I would suggest a charity would provide the services more quickly, efficiently and compassionately than any government... especially faith-based charities... and at a fraction of the cost because they don't feel a need for the elaborate bureaucracy and (best of all) no union.

-Mac


ideally yes i'd agree. But once again, what charity? I know our church offers a "Parents and Tots" learning to play together program, but we don't have resources to offer anything substansive, like help for children at risk of developing ADHD.
Mac





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PostPosted: Thu Oct 23, 2008 11:07 pm    Post subject: Reply with quote

hamiltonguyo wrote:
ideally yes i'd agree. But once again, what charity? I know our church offers a "Parents and Tots" learning to play together program, but we don't have resources to offer anything substansive, like help for children at risk of developing ADHD.

Imagine how much better your church could be if you didn't have to give half your salary to governments in taxation? Could you tithe more? I certainly could!

-Mac
hamiltonguyo





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PostPosted: Thu Oct 23, 2008 11:51 pm    Post subject: Reply with quote

Mac wrote:
hamiltonguyo wrote:
ideally yes i'd agree. But once again, what charity? I know our church offers a "Parents and Tots" learning to play together program, but we don't have resources to offer anything substansive, like help for children at risk of developing ADHD.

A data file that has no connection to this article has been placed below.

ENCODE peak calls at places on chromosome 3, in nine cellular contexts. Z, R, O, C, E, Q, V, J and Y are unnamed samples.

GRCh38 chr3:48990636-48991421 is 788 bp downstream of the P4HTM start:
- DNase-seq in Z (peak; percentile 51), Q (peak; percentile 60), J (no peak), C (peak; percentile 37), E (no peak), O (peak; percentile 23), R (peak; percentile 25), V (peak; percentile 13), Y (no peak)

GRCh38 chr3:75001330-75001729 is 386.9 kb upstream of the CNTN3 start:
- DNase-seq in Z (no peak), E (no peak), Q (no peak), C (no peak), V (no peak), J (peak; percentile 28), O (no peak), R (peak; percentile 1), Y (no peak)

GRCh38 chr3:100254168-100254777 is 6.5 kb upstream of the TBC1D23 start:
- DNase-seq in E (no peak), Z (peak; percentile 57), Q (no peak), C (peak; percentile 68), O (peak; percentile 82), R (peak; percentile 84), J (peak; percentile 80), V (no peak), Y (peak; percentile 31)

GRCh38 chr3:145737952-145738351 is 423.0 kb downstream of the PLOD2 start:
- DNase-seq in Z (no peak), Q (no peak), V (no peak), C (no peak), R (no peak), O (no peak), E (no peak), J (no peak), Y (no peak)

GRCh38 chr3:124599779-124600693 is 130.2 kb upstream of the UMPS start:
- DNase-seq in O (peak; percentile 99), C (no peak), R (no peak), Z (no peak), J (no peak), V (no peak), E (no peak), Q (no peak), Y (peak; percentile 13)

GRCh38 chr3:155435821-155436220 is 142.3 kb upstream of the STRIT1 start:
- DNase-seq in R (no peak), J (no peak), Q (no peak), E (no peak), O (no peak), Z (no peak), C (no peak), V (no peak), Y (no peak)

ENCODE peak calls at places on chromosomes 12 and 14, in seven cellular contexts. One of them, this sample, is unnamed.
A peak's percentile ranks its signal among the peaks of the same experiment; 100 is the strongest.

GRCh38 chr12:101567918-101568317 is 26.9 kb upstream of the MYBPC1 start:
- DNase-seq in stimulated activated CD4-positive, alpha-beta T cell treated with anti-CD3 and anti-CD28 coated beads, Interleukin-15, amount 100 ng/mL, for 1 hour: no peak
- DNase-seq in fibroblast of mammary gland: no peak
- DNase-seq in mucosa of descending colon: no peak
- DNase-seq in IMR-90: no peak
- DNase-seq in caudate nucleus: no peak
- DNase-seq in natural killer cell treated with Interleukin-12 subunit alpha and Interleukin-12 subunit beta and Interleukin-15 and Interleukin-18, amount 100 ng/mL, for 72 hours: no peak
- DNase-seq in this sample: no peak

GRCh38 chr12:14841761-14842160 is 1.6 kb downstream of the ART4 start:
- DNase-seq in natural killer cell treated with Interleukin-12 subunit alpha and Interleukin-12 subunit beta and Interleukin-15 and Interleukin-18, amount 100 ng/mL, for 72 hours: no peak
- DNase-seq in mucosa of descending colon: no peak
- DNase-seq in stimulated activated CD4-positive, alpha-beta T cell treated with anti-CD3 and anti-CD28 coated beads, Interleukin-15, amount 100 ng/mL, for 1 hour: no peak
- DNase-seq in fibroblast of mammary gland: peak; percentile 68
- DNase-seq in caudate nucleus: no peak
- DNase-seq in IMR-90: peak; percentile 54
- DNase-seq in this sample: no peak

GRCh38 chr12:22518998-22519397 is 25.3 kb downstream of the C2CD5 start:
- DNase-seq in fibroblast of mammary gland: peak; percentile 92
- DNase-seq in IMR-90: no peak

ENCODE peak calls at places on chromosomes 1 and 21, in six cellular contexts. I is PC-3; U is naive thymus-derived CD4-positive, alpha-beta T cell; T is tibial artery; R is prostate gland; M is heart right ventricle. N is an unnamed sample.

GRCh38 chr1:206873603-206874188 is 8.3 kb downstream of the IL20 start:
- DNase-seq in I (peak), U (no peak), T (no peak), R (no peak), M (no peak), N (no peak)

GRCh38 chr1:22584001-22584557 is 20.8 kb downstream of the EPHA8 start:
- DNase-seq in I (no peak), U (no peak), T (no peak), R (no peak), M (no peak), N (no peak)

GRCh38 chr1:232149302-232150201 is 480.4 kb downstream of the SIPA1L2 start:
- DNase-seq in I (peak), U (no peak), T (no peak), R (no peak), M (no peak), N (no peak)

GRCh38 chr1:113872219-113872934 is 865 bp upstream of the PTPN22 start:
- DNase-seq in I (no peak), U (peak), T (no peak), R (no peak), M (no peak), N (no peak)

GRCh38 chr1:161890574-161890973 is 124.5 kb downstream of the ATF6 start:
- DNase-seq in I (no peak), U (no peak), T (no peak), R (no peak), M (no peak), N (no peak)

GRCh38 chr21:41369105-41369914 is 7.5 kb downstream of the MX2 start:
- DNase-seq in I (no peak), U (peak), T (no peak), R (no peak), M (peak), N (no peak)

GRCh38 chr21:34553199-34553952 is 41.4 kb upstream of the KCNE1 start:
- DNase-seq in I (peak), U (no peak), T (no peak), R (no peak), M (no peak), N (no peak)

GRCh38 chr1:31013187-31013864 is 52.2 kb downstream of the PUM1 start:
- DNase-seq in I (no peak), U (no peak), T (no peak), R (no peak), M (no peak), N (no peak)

Imagine how much better your church could be if you didn't have to give half your salary to governments in taxation? Could you tithe more? I certainly could!

-Mac


I'm not sure a lot of people would. People tend to support all sorts of social programs and are willing to give money for it, yet won't actually give the money unless the government takes it from them. Doesn't really make sense to me.
Blue Meanie





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PostPosted: Fri Oct 24, 2008 12:26 am    Post subject: Reply with quote

hamiltonguyo wrote:
I'm not sure a lot of people would. People tend to support all sorts of social programs and are willing to give money for it, yet won't actually give the money unless the government takes it from them. Doesn't really make sense to me.

You're absolutely right! Let me explain. These people talk big about supporting all these social programs because it makes them feel good about themselves. But mostly they're just kidding themselves and trying to fool others into thinking what kind, compassionate, and caring individuals they are. But deep down, they aren't and they know it. The proof is in what you already noted, "they won't actually give the money unless the gov't takes it from them". But even then they don't want to pay. They want someone else (preferably the rich) to pay for it.